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Joined: Jun 2003
Posts: 1,143
DougW Offline OP
OK - I've done several "panel swaps", where I replaced fuse boxes for breaker panels; I've also changed out single drop services.

I've never had to re-do an outside service drop for a multiple family dwelling, so this is partly a lack of experience admission.

I removed the old (1 1/4") RMC and double meter box, and replaced it with 2" EMT to the first meter - two separate single-meter boxes nippled together. I then branched off into the units, following the original run paths, ones runs from each meter to each unit's new breaker panel.

The AHJ just bounced my install. I missed the section in the Commonwealth Edison handbook about bussed meters [Linked Image] -

(6.33) In the case of multiple-position or grouped meter connection devices, conductors or bus from the source of supply shall be continuous to the last meter connection device and connected to the meter connection device terminals in accordance with the Company's requirements.

(6.34) Metered load conductors shall not pass through adjacent meter connection devices unless such conductors are properly
barriered from the unmetered conductors and are an integral part of an approved prewired multiple-position meter socket assembly.

"My bad" as they say in the hood.

Then the AHJ tells me that the entrance riser has to be GRC. The only ComEd ref. I can find that requires rigid is the following:

® Service run.
Rigid conduit must be used if the service run is extended through the roof.

Since the riser is supported on the wall, and doesn't penetrate the roof (not a mast), isn't EMT allowable?

The AHJ went on to tell me that EMT isn't allowed as a riser in the NEC... but in the '96 Code (which our city follows), there's the following:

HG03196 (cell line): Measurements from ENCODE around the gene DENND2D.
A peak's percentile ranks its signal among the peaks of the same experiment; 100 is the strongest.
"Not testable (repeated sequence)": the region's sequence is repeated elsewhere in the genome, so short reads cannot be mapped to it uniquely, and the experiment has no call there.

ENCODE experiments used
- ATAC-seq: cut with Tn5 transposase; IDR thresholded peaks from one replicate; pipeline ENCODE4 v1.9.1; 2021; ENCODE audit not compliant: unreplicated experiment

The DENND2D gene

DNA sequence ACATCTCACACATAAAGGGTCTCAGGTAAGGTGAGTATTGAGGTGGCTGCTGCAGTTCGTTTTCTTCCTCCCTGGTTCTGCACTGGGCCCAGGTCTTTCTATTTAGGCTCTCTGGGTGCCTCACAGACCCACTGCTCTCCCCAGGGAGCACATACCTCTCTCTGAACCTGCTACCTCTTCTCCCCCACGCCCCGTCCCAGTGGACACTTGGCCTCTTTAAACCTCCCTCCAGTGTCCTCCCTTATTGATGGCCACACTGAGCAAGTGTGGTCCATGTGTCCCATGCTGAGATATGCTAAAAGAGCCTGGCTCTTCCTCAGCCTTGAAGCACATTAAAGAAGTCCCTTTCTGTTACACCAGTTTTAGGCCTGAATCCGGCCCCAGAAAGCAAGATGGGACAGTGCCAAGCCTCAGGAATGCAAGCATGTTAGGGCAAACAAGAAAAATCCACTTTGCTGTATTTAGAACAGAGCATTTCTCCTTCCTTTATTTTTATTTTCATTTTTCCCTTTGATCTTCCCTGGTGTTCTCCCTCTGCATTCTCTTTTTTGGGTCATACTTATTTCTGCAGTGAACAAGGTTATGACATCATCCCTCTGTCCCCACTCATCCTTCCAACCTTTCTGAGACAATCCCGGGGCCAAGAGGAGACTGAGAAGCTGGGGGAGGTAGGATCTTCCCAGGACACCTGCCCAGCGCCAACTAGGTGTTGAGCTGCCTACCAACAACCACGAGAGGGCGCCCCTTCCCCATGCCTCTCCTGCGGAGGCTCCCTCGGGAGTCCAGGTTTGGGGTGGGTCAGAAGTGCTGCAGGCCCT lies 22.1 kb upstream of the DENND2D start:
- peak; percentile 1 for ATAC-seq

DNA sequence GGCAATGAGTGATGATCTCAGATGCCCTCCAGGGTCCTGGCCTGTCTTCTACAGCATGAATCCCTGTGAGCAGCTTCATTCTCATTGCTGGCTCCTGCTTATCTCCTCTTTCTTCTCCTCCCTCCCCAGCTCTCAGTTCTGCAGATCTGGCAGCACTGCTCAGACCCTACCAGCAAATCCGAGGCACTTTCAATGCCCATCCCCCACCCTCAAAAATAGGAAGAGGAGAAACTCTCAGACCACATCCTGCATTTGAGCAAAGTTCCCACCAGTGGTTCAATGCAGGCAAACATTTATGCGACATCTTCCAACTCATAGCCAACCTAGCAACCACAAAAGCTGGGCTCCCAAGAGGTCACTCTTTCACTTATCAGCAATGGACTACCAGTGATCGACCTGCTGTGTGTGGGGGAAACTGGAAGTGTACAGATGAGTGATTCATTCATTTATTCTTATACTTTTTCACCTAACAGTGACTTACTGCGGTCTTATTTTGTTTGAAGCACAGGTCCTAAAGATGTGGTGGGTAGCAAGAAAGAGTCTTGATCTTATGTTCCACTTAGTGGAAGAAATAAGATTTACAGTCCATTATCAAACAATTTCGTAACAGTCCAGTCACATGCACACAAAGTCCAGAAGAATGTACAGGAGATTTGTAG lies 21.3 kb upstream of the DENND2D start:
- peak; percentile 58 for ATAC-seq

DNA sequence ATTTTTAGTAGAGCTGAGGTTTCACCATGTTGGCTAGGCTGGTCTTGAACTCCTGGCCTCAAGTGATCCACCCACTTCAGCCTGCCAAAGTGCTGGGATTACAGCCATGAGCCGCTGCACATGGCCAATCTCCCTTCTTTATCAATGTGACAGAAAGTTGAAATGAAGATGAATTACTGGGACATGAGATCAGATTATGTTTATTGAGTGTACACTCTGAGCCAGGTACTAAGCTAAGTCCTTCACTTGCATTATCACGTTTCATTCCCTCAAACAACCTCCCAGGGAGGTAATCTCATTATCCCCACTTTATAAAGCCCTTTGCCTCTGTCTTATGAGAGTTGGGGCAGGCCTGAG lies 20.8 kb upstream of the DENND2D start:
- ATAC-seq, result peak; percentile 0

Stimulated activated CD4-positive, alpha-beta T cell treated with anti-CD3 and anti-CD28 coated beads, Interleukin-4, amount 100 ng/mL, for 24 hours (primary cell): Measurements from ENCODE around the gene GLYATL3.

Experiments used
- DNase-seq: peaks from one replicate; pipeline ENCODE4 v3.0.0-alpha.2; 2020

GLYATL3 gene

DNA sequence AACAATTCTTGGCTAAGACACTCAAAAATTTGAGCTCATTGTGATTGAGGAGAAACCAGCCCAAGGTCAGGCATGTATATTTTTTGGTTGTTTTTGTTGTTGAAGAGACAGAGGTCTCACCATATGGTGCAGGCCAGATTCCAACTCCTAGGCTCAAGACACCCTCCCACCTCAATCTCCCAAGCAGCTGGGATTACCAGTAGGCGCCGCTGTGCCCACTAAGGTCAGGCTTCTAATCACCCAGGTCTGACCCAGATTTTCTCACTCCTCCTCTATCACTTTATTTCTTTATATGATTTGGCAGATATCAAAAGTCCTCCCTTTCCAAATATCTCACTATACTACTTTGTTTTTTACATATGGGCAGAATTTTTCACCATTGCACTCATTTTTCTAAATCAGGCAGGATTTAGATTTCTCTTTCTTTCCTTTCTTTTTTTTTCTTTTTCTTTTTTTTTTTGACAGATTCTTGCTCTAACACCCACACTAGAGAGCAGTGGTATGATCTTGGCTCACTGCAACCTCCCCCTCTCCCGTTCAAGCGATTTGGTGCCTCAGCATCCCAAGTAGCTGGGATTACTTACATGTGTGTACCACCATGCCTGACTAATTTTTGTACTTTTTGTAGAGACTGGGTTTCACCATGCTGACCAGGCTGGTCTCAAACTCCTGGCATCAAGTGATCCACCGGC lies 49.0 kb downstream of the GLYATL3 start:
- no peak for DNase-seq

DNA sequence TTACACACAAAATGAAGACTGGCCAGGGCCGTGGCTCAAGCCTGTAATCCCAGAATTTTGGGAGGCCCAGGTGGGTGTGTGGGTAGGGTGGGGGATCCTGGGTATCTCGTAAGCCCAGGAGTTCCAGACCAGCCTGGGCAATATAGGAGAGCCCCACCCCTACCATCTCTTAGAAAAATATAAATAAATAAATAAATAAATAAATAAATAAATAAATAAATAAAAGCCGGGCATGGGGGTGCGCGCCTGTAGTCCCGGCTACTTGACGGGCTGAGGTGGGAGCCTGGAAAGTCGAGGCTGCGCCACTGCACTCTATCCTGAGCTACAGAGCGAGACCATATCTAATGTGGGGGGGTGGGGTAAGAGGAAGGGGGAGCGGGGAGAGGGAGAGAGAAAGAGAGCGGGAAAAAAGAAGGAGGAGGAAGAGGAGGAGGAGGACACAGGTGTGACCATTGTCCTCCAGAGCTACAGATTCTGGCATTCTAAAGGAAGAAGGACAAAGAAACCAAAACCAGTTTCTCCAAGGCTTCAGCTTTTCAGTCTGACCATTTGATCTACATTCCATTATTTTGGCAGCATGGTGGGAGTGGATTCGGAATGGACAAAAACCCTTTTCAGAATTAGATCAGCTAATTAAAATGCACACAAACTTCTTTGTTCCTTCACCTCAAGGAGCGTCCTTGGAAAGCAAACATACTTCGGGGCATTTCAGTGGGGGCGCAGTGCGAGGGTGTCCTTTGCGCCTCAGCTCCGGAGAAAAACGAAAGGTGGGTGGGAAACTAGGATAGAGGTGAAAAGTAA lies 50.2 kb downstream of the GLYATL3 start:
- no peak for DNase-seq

230.45 Wiring Methods for 600 Volts, Nominal, or Less

Service-entrance conductors shall be installed in accordance with the applicable requirements of this Code covering the types of wiring methods used and limited to the following methods: (1) open wiring on insulators; (2) Type IGS cable; (3)rigid metal conduit; (4)intermediate Metal Conduit; (5) [u]electrical metallic tubing[u]...

I can understand the requirements for RMC as a riser, but if it's supported?

Just venting before I go out and buy more materials for this job...

Joined: Jan 2004
Posts: 105
Hi Doug- tough one there, I'm in n.IL too and we've always had to use rmc for the riser- I was trying to find that in writing somewhere, but can't. So it was either Al or steel, but always threaded rigid, EMT isn't raintight vertically, and if you had to use a no-thread, it had to be on down side of coupling(threaded)- so you would thread into hub, and put weatherhead on the other cut end, or if higher than 10', then put the merchant coupling on the bottom of the top piece and the no-thread on the top of the bottom piece. And it is for sure about the continuous feeder through to the last socket. And to have to redo with all the rain!! Uff-da. good luck.

Joined: May 2004
Posts: 697
I've always used RMC all the way to the distibution panel, Doug. I call the service "Un-fused ComEd". Even though it is fused, if the wires were damaged it would probably shoot fire until they came out and disconnected. With their overload of work these days, that could be awhile.

I feel for you, buddy. Some days it just doesn't pay to get out of bed, and as chi spark said, don't you just love this ongoing drizzle?


Joined: Feb 2003
Posts: 169
Chicago code is the only one that I know of that doesn't allow EMT.

(on the line side of the main)

[This message has been edited by russ m (edited 11-19-2004).]

Joined: Feb 2001
Posts: 159
CRW Offline